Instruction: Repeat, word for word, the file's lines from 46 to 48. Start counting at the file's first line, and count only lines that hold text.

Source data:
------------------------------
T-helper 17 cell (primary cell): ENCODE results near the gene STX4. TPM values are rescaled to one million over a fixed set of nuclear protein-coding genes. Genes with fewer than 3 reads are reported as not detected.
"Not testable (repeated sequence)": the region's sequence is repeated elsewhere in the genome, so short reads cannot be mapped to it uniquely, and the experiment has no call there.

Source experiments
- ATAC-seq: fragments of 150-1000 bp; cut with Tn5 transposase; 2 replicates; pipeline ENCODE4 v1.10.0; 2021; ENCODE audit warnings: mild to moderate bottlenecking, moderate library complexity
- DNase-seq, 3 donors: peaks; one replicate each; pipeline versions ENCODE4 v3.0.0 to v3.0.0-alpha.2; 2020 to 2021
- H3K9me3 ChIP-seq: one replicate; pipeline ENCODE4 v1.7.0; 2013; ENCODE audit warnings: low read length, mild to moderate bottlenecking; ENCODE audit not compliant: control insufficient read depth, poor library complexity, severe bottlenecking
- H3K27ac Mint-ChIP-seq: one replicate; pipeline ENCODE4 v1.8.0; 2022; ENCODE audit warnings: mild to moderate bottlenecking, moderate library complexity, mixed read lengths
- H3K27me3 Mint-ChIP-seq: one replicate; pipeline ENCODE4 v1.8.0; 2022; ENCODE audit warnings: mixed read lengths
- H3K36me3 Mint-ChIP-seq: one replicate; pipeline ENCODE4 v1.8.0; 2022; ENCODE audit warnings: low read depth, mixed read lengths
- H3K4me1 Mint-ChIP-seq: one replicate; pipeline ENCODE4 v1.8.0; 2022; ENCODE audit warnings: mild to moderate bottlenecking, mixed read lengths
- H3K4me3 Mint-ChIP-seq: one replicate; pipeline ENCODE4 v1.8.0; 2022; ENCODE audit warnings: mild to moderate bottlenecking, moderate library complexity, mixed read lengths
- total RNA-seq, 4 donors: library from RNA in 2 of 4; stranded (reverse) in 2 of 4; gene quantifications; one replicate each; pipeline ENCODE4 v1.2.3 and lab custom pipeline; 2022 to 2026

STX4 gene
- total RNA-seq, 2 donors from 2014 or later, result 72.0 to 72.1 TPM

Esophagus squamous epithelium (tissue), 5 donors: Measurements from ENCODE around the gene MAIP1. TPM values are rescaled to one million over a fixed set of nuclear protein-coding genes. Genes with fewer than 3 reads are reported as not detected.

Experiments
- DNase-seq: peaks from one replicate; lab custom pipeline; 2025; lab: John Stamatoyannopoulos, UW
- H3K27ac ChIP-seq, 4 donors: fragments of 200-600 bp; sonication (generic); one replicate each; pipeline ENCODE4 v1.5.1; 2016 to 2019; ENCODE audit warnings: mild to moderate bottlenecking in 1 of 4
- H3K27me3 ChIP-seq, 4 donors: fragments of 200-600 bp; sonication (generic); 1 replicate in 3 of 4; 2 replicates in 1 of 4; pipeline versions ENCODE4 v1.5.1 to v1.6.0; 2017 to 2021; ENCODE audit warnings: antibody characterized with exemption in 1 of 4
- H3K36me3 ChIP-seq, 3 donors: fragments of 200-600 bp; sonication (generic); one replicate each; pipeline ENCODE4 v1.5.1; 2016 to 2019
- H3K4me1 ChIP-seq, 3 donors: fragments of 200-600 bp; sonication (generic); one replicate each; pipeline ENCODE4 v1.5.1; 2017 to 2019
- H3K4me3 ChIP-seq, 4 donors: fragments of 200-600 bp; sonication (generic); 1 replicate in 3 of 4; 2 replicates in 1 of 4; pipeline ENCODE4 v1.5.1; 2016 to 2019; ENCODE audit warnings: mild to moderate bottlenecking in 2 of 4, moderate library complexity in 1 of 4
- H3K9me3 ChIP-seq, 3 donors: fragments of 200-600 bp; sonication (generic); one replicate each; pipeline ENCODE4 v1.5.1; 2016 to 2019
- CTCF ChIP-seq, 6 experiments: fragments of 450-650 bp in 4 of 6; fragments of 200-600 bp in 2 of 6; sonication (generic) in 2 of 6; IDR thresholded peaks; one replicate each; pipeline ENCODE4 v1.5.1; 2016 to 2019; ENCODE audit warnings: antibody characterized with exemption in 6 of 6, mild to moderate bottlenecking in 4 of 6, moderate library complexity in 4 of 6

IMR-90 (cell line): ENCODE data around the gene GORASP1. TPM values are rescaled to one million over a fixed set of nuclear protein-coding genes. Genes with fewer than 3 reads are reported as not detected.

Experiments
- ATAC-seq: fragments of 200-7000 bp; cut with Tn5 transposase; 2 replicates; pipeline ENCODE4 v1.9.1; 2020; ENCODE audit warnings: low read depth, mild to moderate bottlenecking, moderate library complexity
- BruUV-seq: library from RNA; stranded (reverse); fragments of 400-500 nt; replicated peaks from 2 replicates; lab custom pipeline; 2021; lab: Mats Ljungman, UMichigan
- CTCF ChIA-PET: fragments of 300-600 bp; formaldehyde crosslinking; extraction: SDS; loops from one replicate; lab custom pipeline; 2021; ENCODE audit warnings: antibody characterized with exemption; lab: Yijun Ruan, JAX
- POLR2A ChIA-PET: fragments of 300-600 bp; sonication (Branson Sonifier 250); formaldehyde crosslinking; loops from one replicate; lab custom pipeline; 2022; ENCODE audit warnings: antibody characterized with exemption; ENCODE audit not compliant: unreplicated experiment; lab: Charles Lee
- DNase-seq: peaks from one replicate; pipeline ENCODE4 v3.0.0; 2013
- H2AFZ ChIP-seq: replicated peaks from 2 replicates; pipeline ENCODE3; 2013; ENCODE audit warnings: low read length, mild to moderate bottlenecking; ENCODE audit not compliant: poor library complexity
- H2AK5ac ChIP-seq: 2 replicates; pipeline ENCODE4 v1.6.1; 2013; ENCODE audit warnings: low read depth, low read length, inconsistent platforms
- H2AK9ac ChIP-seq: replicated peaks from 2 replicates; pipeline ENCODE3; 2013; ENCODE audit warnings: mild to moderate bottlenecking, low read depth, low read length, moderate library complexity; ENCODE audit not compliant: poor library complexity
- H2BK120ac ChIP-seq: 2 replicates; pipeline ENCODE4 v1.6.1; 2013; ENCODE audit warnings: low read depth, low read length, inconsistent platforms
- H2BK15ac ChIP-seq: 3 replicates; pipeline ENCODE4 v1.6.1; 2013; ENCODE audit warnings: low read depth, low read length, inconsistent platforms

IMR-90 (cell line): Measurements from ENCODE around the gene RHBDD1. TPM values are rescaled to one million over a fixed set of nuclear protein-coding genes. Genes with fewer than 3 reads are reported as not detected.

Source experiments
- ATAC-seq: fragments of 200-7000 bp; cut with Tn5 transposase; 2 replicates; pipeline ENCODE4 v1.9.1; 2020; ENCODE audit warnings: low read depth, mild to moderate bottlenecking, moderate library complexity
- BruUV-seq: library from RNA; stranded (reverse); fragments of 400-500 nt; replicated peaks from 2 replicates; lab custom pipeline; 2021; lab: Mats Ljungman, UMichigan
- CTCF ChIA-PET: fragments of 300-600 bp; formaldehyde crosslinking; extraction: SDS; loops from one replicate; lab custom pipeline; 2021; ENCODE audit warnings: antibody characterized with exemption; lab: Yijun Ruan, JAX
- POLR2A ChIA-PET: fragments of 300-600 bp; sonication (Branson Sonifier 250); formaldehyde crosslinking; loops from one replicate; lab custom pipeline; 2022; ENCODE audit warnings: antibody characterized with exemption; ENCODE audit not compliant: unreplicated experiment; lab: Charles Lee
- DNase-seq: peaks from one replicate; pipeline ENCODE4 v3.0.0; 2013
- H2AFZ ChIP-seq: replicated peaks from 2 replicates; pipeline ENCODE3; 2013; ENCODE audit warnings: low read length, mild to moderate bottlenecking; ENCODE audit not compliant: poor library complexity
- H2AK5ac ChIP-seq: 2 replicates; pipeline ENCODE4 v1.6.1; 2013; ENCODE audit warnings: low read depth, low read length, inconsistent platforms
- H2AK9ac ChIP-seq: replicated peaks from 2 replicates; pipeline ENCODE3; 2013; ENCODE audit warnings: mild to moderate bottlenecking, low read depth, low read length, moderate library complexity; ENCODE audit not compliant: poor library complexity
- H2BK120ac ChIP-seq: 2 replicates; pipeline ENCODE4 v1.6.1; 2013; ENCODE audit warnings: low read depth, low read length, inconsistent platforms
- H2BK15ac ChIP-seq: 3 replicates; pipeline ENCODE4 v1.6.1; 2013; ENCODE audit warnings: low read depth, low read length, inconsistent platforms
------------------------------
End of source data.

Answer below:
- H2AK9ac ChIP-seq: replicated peaks from 2 replicates; pipeline ENCODE3; 2013; ENCODE audit warnings: mild to moderate bottlenecking, low read depth, low read length, moderate library complexity; ENCODE audit not compliant: poor library complexity
- H2BK120ac ChIP-seq: 2 replicates; pipeline ENCODE4 v1.6.1; 2013; ENCODE audit warnings: low read depth, low read length, inconsistent platforms
- H2BK15ac ChIP-seq: 3 replicates; pipeline ENCODE4 v1.6.1; 2013; ENCODE audit warnings: low read depth, low read length, inconsistent platforms